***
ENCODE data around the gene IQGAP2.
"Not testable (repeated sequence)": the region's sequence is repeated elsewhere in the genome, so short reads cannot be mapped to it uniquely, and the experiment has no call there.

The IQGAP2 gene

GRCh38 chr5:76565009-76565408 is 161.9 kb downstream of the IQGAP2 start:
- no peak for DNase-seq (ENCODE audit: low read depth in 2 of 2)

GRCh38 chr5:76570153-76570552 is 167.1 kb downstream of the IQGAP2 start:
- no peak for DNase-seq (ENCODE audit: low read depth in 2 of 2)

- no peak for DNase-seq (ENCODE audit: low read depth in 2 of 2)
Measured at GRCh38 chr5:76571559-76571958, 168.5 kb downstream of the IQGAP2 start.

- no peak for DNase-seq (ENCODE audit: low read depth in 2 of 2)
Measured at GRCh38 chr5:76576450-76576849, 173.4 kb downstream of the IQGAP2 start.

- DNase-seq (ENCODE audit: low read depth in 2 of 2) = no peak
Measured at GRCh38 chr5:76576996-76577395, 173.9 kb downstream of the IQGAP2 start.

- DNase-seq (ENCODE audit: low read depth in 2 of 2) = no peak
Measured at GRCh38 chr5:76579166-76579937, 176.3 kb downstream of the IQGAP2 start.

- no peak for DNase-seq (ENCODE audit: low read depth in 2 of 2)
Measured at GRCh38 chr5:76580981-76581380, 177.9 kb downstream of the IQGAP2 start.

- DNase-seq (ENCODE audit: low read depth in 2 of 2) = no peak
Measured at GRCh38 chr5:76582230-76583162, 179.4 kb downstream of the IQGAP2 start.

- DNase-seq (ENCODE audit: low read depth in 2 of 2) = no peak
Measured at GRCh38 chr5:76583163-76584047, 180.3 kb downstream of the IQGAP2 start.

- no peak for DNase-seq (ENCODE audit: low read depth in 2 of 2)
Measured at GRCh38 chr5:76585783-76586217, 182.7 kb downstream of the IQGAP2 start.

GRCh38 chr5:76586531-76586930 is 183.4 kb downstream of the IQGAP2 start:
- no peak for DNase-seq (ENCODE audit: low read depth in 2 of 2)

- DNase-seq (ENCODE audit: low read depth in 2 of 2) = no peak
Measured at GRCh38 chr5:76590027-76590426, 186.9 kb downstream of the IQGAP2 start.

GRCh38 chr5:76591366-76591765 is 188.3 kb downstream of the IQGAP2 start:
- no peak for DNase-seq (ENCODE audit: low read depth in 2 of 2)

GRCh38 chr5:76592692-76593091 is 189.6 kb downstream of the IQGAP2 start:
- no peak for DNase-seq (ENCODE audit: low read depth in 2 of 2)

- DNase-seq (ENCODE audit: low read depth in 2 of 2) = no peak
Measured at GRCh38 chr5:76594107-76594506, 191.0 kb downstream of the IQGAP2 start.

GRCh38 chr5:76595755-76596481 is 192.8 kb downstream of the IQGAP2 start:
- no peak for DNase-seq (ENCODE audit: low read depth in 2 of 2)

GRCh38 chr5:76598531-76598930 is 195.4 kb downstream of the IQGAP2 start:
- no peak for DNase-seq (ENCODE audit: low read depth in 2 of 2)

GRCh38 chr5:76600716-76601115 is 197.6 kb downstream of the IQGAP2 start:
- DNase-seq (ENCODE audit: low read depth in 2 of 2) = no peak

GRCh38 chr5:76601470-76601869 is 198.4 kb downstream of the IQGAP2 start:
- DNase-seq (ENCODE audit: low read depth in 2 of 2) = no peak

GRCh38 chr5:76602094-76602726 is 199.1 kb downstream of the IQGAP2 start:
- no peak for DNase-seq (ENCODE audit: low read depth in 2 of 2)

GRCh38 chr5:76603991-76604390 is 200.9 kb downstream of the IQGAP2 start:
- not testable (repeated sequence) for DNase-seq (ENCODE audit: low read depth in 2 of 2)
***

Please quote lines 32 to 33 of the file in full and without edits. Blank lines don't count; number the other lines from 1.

- DNase-seq (ENCODE audit: low read depth in 2 of 2) = no peak
Measured at GRCh38 chr5:76594107-76594506, 191.0 kb downstream of the IQGAP2 start.